Monoplacophora

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Monoplacophora

[‚män·ō·plə′käf·ə·rə]
(invertebrate zoology)
A group of shell-bearing mollusks represented by few living forms; considered to be a sixth class of mollusks.

Monoplacophora

 

a class of marine mollusks. Until 1952 they were known only from fossil shells from deposits of the Lower Paleozoic. In 1952, Danish zoologists discovered the first modern representative of Monoplacophora—Neopilinagalatheae. The body consists of a head, a foot, and a visceral hump covered with a mitriform or flat-spiral shell lined with a mantle. The head and foot can retract into the shell by means of one to eight pairs of muscles. Between the mantle and the foot is a mantle groove, in which there are five or six pairs of feathery gills; into the groove open the ducts of six pairs of kidneys and the anal opening. The digestive system includes an esophagus with a radula, a loop-shaped gut with a stomach, and a paired liver. The heart consists of two ventricles and four auricles. The nervous system consists of four longitudinal cords united by an esophageal ring and transverse commissures. There is an organ of equilibrium—the statocyst. There are two pairs of sex glands; the sexes are separate.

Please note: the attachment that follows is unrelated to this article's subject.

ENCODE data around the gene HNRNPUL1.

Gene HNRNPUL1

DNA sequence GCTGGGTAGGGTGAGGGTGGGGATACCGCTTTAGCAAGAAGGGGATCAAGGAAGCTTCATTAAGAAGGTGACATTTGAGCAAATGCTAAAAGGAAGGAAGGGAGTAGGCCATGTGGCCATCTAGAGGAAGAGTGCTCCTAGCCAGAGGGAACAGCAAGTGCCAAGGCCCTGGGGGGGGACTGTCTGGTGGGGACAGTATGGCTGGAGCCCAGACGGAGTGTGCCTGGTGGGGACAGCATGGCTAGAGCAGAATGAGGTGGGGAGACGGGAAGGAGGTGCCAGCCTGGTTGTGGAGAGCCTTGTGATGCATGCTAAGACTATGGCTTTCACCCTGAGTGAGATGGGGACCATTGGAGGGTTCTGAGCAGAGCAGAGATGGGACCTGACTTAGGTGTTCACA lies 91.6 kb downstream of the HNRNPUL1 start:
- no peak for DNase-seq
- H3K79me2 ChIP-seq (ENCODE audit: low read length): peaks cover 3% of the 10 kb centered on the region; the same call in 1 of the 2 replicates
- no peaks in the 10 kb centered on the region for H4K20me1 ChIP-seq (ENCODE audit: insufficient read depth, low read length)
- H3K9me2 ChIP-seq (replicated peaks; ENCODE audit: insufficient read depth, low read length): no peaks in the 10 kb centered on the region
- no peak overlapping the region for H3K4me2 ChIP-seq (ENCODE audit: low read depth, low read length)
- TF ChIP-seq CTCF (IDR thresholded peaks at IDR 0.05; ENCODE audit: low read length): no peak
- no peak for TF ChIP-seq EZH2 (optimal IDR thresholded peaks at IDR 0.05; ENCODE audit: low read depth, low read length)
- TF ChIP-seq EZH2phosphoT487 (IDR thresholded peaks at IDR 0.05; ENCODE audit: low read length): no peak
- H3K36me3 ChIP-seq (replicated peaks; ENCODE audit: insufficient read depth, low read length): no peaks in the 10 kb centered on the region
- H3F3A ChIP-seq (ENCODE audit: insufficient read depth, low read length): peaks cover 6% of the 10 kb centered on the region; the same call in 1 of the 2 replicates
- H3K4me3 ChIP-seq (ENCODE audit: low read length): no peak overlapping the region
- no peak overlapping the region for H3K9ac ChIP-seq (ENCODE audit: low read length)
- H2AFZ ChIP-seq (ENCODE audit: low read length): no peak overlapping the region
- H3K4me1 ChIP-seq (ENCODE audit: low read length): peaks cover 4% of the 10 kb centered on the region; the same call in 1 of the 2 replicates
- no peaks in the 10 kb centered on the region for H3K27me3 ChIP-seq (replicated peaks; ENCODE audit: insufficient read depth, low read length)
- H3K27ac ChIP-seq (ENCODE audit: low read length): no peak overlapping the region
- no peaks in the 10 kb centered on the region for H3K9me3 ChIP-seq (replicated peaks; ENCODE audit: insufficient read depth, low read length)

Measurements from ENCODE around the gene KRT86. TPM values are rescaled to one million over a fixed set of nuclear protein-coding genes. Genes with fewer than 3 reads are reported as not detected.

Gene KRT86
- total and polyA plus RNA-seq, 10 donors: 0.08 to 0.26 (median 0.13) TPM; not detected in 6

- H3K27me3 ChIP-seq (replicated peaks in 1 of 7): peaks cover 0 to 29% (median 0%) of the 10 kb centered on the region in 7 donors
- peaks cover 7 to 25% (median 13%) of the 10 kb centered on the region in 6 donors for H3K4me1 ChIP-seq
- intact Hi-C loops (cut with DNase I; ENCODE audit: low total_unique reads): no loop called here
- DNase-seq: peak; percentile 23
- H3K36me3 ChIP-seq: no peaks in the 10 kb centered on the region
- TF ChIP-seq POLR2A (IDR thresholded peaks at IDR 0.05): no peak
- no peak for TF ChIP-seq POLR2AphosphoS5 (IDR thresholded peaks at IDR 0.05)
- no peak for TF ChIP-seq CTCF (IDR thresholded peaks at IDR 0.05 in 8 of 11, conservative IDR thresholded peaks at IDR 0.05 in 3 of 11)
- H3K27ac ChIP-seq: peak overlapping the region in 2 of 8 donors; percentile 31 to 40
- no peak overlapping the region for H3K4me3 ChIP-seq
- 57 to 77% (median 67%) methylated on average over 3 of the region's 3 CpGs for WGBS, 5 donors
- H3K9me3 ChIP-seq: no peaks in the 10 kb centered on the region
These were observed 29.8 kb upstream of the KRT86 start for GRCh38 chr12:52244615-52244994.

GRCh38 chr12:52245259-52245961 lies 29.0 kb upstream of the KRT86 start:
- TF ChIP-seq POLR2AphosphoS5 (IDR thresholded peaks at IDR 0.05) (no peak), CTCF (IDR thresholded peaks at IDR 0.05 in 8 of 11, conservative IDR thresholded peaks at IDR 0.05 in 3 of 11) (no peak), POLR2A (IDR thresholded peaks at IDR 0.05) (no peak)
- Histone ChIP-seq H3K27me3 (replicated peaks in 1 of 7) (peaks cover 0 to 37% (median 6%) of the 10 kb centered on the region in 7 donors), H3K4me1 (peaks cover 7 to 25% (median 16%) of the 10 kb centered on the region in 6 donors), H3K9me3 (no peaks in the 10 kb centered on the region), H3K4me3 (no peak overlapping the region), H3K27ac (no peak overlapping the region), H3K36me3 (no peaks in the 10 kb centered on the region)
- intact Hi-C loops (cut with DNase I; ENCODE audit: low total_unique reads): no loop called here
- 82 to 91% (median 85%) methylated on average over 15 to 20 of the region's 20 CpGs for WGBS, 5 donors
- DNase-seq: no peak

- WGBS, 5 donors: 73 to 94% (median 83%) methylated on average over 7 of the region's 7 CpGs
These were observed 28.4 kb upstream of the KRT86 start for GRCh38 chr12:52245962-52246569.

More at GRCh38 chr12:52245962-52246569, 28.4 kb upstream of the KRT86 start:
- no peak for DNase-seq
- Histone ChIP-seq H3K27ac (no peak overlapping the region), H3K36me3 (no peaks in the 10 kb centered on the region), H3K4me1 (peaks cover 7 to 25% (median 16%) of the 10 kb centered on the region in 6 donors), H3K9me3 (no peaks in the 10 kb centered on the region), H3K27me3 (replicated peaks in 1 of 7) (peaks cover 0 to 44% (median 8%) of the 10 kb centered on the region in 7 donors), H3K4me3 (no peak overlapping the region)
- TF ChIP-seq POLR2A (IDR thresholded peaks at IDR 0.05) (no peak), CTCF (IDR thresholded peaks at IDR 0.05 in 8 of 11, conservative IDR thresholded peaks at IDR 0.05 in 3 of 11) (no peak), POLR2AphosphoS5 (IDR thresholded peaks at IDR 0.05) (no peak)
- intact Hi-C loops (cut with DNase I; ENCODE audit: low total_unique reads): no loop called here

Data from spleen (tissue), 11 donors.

Of the approximately 60 original species of Monoplacophora, six are extant. They are united in the genus Neopilina. Extinct forms from the Cambrian to the Devonian are grouped in three orders: Tryblidiida (miter-shaped forms with many body retractors; Neopilina are included here), Cyrtonellida (flat-spiral or miter-shaped forms with two pairs of retractors), and Sinuitopsida (flat-spiral forms with one pair of retractors).

REFERENCES

Beklemishev, V. N. “K voprosu o rannei evoliutsii molliuskov.” Zoologicheskii zhurnal, 1958, vol. 37, issue 4.
Dogel’, V. A. Zoologiia bespozvonochnykh, 5th ed. Moscow, 1959.

IA. I. STAROBOGATOV

References in periodicals archive ?
Revised classification, nomenclator and typification of gastropod and monoplacophoran families.
A new Silurian retractile monoplacophoran and the origin of the gastropods.
Sheet nacre, with tablets in vertical sections in a stair-step or brick-wall pattern, is the common fabric of bivalves and monoplacophorans and occurs less commonly in cephalopods and only rarely in gastropods (Wise, 1970a, b; Carter and Clark, 1985).
Crystal growth in the foliated aragonite of monoplacophorans (Mollusca).
In contrast, no such anterior complex centers have been reported in polyplacophorans and conchiferans such as tryblidiids (monoplacophorans) and basal gastropods (Fig.
Aplacophorans, monoplacophorans, polyplacophorans, scaphopods: the lesser classes.
Apart from monoplacophorans and limpets, the Conchifera show no evidence of mineralized compounds in the radulae (Jones et al., 1935; Lowenstam, 1962a; Haszprunar, 1988).
The two are presumed to be descendant remnants of serially duplicated, symmetrical pairs of dorso-ventral shell muscles as retained by extant monoplacophorans and chitons (Knight, 1952; Stasek, 1972; Wingstrand, 1985).